Scowling up at the bright sun, Theo took in a deep breath, and then slowly let it out. “I must be losing my mind to come out here looking for a space rock,” he murmured softly. He let out a dramatic groan, and then started pushing himself back up to his feet. His muscles protested, and he imagined he could hear them screaming in alarm. “Oof, I missed leg day…and arm day. And cardio.” Honestly what did the inside of a gym look like? One of the great mysteries of the world, which Theo was sure he’d never find out.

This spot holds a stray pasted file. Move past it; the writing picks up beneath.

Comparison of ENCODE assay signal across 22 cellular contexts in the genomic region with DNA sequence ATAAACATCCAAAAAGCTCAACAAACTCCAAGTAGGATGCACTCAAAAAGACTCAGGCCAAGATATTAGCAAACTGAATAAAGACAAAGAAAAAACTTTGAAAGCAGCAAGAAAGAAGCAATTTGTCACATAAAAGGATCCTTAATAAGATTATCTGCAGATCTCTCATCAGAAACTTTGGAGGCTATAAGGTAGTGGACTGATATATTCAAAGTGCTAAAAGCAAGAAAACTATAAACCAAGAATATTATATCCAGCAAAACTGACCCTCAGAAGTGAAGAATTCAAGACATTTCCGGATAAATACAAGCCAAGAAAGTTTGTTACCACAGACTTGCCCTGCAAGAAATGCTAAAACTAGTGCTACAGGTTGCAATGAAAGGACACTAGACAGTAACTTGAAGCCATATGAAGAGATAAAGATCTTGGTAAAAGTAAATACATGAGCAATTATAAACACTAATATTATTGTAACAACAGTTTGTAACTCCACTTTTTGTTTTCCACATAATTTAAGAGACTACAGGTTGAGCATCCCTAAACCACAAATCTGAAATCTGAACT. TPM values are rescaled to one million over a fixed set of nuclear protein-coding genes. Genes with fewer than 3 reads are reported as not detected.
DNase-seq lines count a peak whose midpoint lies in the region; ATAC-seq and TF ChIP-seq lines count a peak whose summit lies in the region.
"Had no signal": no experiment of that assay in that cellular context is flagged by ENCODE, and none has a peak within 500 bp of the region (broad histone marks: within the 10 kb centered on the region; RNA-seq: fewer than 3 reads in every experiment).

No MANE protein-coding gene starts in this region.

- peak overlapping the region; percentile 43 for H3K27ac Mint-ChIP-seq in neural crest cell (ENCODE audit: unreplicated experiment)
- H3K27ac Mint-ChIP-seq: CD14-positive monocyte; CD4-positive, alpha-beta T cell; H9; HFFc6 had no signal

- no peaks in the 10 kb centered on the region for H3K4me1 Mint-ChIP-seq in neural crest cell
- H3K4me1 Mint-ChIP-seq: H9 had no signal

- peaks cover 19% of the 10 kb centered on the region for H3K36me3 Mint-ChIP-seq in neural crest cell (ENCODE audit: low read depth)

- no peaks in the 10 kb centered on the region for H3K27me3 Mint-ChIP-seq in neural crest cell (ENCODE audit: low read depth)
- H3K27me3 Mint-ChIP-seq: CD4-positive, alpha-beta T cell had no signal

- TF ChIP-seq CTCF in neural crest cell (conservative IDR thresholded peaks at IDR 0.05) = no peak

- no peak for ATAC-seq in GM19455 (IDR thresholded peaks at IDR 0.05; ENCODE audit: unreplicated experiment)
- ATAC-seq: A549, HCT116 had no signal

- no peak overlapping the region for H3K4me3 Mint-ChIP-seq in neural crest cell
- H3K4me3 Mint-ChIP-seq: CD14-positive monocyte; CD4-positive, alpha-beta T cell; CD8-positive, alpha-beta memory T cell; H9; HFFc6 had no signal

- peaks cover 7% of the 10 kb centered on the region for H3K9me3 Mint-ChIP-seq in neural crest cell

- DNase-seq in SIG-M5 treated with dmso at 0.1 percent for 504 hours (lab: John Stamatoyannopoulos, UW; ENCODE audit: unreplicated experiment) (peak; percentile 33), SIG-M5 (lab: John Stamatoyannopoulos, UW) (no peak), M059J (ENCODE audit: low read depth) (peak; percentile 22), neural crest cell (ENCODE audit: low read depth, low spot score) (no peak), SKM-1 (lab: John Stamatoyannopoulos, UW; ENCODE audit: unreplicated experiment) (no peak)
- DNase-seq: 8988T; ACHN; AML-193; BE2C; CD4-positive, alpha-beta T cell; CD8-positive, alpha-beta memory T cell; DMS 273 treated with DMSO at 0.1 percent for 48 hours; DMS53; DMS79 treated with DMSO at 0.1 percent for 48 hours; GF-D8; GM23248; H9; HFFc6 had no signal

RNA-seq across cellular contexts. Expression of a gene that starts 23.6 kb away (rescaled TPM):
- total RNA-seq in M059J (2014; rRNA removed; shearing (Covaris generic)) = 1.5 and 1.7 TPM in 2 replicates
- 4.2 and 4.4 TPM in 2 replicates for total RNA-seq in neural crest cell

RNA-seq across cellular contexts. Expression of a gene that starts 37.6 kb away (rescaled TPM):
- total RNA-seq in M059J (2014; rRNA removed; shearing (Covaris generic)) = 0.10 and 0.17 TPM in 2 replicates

Dusting his sweats off, Theo stretched his back a bit, wincing and grimacing at the aching muscles. He lowered his eyes down to the map on his phone, relieved to find he was only about ten more minutes away from the perimeter of where the meteor had likely landed. He swiped a hand over his face, hating the feel of water running down it, and cleaned it of sweat. It had a gross, slimy feel from the sunscreen he had applied earlier. His vampire pale skin needed all the protection he could get- but more than likely he would still wind up turning a bit red, peeling, and then returning to his deathly pallor. All in all not a really attractive prospect-but such was Theo’s life.
“All right,” he murmured, giving a final little stretch, before taking off again, letting his phone guide him onward.